The Holyland project was an undertaking of many years. The question then presents itself: Why was the scandal revealed only at this junction? A possible conjecture is that the press, in order to squelch public criticism, highlighted municipal corruption to overshadow its alleged illegal and possibly seditious involvement in the military documents affair.

    TUVIA MUSKIN
    Rehovot

The incorruptible Man...

Sir, – Jeff Barak’s accolade for Stanley Fisher was perspicacious and well-founded (“Stan’s the Man,” April 26). His gratuitous and indiscriminate swipe at our foreign minister was not.

Avigdor Lieberman holds one of the most important political offices in our government, and despite Mr. Barak’s expression of dislike, is respected by many both here and abroad.

    JEANETTE N. DERSHOWITZ
    Jerusalem

Sir, – Kol hakavod to Jeff Barak for his excellent article about Bank of Israel Governor Stanley Fischer. It could all have been summed up in one word: incorruptible. It shows what emanated from the middle of darkest Africa, when there was still a place called Rhodesia.

As someone who worked closely with his late mother, Anne, when she was engrossed in collecting subscriptions for membership in the local Bulawayo branch of Magen David Adom, I can say that she would have been very proud of him – as are all of us who hail from that place in the middle of the bundu.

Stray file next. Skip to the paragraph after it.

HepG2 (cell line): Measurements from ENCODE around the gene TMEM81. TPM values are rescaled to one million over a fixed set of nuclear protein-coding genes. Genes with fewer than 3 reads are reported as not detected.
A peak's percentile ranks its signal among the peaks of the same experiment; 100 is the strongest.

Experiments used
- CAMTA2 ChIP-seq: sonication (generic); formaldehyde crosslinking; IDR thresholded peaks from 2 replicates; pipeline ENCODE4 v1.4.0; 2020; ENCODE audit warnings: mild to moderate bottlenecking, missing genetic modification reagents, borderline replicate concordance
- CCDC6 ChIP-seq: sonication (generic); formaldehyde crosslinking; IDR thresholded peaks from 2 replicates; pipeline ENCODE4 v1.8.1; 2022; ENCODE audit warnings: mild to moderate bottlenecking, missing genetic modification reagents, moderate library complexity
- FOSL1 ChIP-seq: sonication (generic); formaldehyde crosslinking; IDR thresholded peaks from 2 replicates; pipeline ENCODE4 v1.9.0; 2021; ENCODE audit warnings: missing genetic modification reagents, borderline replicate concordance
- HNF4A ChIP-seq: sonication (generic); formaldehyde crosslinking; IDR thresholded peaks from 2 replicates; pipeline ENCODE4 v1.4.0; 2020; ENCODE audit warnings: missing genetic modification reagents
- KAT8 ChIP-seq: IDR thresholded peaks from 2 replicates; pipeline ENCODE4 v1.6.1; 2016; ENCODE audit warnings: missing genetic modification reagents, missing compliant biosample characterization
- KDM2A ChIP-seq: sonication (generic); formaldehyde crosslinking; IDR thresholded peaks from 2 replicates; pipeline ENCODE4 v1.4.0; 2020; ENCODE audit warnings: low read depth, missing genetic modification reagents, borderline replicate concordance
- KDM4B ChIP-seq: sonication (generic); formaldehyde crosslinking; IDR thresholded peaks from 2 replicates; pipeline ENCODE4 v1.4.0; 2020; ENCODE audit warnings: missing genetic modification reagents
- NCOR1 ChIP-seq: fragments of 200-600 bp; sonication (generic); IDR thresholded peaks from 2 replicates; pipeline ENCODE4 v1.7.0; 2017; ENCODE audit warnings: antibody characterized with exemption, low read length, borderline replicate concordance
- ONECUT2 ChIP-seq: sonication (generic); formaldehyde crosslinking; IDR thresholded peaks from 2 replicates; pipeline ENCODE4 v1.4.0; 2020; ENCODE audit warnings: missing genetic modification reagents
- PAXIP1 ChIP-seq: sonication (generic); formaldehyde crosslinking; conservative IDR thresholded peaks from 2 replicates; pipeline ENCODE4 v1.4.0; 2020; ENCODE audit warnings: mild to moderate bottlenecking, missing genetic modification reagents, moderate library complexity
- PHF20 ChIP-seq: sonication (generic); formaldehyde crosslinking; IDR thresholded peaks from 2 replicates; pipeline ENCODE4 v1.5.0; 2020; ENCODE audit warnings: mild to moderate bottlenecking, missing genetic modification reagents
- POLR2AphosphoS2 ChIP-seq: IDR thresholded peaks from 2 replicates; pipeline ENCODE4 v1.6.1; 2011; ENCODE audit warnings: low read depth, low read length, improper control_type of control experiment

Hamba gashle, Stanley.

    EDNA KAPLAN
    Hod Hasharon

...and a green plan

Sir, – I was interested to read your editorial “Get out of the car” (April 23), which spoke of Israel’s recognition of the need for a greener approach

Some years ago, the Jerusalem Municipality was shown the London Plan (as green a public document as exists), which provides a blueprint for sustainable city living.

It included such items as utilizing waste to generate power, delivering an efficient and viable public transport system as a real alternative to the private car, and providing key worker accommodation in city center locations – all of which mirror Jerusalem’s own spatial planning challenges.

Unfortunately, at the time, this document, which was introduced to stimulate local and relevant debate, failed to capture the public imagination.

It’s not too late to revisit the London experience. One doesn’t need to reinvent the wheel.

    DANIEL DRUKARZ
    London

Perfectly imperfect


Sir, – Ariella Barker has written a timely and pertinent article (“Love vs Genetics,” April 26). For those who are not geneticists, it is perhaps worth stating that every human being carries harmful mutations (probably between seven and 10), but since most a very rare, they rarely meet their mate and therefore are rarely expressed. So no one is genetically “perfect” or genetically “defective.” We are all both of these; it’s part of our biology.

The mad scramble for “perfect” babies is certainly leading to many unethical procedures and choices that, as technology advances rapidly, society is nowhere near coping with or even understanding. The history of eugenics and racial engineering should give us pause, but the free market and fashion is usually oblivious to these considerations. Of course, all the available tests do not guarantee a clever or pretty baby, nor even a mensch, but they do cause often considerable anxiety, since the interpretation of many tests is difficult.

More stress should be placed on parenting and education, and less on the genetic purity of babies. This is more practical, more effective and more moral.

    DR. ANTHONY LUDER
    Department of Pediatrics and Genetics, Ziv Medical Center
    Safed


Related Content

May 23, 2018
‘Start-Up Nation’ or shtetl?

By PHILIPPE WEIL AND EYAL WINTER